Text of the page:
It is not worth taking up Paddy Devlin’s claim that "the introduction of comprehensive social services and full employment by Labour" have weakened the Marxist case; to my knowledge there has never been a Labour government which has created full employment and neither can their second-rate state charity be described as comprehensive social service.

The evidence that there is still a need for Marxism is that we are living in an age of mass social discontent.
STEVE COLEMAN 
Socialist Party of Gt. Britain

Published in the Belfast newspaper, The Sunday News on 19 June.

Party News: Trip to Belfast (1983)

From the September 1983 issue of the Socialist Standard

A report on a visit to a recent weekend education conference run by the World Socialist Party of Ireland.

With only 30 minutes left in which to cover 25 miles, hopes of catching the 1500 ferry from Holyhead were fading fast. We had been travelling 6½ hours; London was 250 miles behind us. Fate had, however, dealt the same blow to our comrades travelling separately in another vehicle. The Islington delegation had missed the boat. A further departure was due at 1715 on a different shipping line, but our tickets were non-transferrable, so we were unable to sail before 0300 the following morning.

The following afternoon, just across the Northern Ireland border, a young man was hitch-hiking to Belfast; of course, we invited him to join us. He got more than a lift, since by the time we reached our destination he had been well introduced to the principles of revolutionary socialism. Having greeted our comrades in Belfast, we prepared for the first evening of the conference. The Ulster People’s College is a richly decorated Victorian house in South Belfast. It was commented that Marx might have had a “buckle in his eye” to have seen workers enter such a place without at least tipping their hats. Inside, the lecture room was dominated by a beautifully made plaque proclaiming the socialist message: One World, One People.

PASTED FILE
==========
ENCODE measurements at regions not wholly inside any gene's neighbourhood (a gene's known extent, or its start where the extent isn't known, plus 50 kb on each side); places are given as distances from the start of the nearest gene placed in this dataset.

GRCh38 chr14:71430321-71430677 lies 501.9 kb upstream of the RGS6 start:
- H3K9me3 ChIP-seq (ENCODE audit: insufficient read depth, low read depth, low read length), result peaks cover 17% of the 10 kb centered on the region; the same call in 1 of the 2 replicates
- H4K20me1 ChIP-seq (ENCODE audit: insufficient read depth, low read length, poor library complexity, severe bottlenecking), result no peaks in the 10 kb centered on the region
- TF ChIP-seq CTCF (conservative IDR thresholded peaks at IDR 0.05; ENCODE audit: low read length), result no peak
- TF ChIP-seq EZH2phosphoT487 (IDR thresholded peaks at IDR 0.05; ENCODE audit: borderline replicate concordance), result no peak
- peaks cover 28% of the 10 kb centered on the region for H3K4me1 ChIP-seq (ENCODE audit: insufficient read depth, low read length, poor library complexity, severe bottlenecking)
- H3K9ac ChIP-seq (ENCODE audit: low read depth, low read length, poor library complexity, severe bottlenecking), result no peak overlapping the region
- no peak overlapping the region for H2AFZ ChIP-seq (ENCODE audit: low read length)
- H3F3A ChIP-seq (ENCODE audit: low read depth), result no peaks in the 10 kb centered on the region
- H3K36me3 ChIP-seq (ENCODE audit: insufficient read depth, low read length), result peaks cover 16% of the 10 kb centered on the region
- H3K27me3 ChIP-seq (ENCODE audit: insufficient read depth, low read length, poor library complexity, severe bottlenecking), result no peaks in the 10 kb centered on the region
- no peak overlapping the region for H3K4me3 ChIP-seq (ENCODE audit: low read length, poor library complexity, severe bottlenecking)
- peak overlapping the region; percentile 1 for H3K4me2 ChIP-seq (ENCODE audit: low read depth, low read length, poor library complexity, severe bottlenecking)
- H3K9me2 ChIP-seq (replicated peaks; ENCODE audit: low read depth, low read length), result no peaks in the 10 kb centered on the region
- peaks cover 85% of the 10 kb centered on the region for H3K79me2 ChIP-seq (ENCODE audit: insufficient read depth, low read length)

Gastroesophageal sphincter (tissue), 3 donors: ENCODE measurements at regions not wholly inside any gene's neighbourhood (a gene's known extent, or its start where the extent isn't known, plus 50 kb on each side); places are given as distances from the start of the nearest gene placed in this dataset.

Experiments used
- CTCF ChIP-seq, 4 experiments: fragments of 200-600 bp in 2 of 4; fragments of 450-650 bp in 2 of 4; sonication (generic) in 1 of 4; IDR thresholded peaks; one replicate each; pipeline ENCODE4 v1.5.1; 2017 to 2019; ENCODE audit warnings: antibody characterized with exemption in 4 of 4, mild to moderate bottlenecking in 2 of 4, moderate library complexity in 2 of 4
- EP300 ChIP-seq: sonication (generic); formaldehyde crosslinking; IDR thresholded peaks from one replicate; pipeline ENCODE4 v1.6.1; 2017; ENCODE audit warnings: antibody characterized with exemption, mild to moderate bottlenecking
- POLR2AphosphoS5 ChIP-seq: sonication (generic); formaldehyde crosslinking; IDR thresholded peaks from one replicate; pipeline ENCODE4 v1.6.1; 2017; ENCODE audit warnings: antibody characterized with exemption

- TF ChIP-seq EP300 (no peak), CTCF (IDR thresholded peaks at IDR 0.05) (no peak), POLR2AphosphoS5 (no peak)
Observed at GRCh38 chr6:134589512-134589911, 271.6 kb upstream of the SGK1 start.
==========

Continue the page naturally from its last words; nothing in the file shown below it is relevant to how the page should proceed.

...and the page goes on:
The opening lecture was on The Socialist Alternative, which stimulated much discussion. Disappointingly, there had been no response from about twenty Leftist organisations who had been invited to attend a Challenge to the Left held the following morning, in which a panel of speakers argued that the Left has impeded the road to socialism. Then there was a lecture given on The Materialist Conception of History. This was particularly well attended (over 40 were there), partly due to a letter we had published the week before in the local paper, the Sunday News [LINK HERE]. One of the highlights of the weekend was a stimulating lecture delivered by a Belfast member, on the socialist analysis of Irish history. There were also talks on the politics of Reformism, and the economics of the recession.

On the last day of the school, a period was set aside for general discussion. This opportunity was used to plan future activities for the Belfast Branch of the WSPI, which has now been revived after more than a decade of difficulties arising out of the violent conflicts of the city. The Socialist Party of Ireland was formed by the joining together of Belfast and Dublin socialist groups in 1950. Its name was changed to the World Socialist Party in 1958, to avoid confusion with nationalist and reformist groups mis-using the term socialist. During the sixties, the Belfast branch fought elections for the City Council and the Stormont parliament. In the early seventies the Head Office was severely damaged by a bombing and then looted and vandalised by the “security” forces. It became impossible to find suitable premises and meetings had to be held in members’ homes until recently, when the Belfast and Armagh branches of the Party reorganised and a regular meeting place has been obtained.

After the weekend conference ended, we were taken on a tour of the troubled areas of the city. Contrary to the picture received through the British media, the violence is limited on the whole to the most impoverished areas. The recession has also played its part in reducing whole districts to bleak, sparse wastelands. The only significant difference between the Catholic slums of the Falls Road and the Protestant slums of the Shankill was in the graffiti that lines their walls.